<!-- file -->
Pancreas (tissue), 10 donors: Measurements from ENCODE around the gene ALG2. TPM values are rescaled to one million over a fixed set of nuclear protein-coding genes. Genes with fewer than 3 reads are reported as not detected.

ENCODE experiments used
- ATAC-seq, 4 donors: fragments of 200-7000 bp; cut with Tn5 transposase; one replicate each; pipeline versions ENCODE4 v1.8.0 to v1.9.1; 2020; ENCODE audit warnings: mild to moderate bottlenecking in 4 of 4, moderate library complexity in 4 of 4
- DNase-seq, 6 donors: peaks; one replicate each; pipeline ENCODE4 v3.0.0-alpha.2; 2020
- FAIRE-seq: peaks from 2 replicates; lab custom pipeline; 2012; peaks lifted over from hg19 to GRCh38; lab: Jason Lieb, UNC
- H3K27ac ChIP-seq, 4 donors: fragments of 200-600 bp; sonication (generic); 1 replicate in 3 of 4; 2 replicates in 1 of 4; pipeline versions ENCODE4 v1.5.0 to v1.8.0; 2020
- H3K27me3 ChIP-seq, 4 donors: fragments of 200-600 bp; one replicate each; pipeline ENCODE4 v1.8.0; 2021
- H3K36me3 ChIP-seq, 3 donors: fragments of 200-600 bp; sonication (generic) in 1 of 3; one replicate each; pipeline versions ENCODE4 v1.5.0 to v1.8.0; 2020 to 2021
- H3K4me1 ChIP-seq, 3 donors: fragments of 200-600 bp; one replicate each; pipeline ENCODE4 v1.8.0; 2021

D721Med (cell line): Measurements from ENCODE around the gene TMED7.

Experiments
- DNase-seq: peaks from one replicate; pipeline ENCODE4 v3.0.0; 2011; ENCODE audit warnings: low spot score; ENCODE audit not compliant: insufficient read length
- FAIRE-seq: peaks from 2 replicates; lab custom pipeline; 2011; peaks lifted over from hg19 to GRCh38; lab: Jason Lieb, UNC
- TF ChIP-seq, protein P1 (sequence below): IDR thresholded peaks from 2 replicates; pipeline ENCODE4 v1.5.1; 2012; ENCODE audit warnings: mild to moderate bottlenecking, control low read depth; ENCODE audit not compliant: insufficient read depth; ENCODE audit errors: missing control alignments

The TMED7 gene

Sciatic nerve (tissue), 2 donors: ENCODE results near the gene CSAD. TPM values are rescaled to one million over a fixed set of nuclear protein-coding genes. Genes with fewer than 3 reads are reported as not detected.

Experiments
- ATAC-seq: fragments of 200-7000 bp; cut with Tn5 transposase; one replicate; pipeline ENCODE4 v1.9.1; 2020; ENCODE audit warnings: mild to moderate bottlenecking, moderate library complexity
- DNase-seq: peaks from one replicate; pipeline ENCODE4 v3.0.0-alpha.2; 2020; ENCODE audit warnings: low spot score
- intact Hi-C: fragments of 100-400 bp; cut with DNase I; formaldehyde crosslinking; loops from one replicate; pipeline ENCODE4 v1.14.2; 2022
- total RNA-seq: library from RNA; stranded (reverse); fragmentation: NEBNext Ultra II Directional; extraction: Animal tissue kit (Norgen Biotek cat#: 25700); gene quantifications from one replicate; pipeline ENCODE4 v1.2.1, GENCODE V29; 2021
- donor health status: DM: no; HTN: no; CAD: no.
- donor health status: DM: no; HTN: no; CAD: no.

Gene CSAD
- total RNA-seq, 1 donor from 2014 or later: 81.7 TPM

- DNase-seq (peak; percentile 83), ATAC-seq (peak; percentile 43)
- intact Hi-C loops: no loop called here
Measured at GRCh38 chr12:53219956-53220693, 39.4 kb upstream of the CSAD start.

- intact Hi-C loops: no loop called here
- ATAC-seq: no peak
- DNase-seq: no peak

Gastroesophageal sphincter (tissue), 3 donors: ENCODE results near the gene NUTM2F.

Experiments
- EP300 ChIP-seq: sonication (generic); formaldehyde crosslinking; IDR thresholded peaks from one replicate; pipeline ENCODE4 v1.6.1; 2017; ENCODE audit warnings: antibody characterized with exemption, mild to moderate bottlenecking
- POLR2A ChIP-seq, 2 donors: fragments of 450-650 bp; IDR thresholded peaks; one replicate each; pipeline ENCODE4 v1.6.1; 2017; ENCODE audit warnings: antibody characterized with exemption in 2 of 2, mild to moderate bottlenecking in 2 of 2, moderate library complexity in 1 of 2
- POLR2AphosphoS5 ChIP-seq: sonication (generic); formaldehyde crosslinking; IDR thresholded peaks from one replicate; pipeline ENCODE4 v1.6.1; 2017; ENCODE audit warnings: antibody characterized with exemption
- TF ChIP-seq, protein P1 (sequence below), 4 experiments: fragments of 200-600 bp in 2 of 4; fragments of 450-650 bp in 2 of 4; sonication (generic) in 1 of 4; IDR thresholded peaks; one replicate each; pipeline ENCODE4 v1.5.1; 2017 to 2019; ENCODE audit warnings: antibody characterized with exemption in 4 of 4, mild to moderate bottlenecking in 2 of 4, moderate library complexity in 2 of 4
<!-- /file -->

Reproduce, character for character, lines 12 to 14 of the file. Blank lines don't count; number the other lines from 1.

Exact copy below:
- DNase-seq: peaks from one replicate; pipeline ENCODE4 v3.0.0; 2011; ENCODE audit warnings: low spot score; ENCODE audit not compliant: insufficient read length
- FAIRE-seq: peaks from 2 replicates; lab custom pipeline; 2011; peaks lifted over from hg19 to GRCh38; lab: Jason Lieb, UNC
- TF ChIP-seq, protein P1 (sequence below): IDR thresholded peaks from 2 replicates; pipeline ENCODE4 v1.5.1; 2012; ENCODE audit warnings: mild to moderate bottlenecking, control low read depth; ENCODE audit not compliant: insufficient read depth; ENCODE audit errors: missing control alignments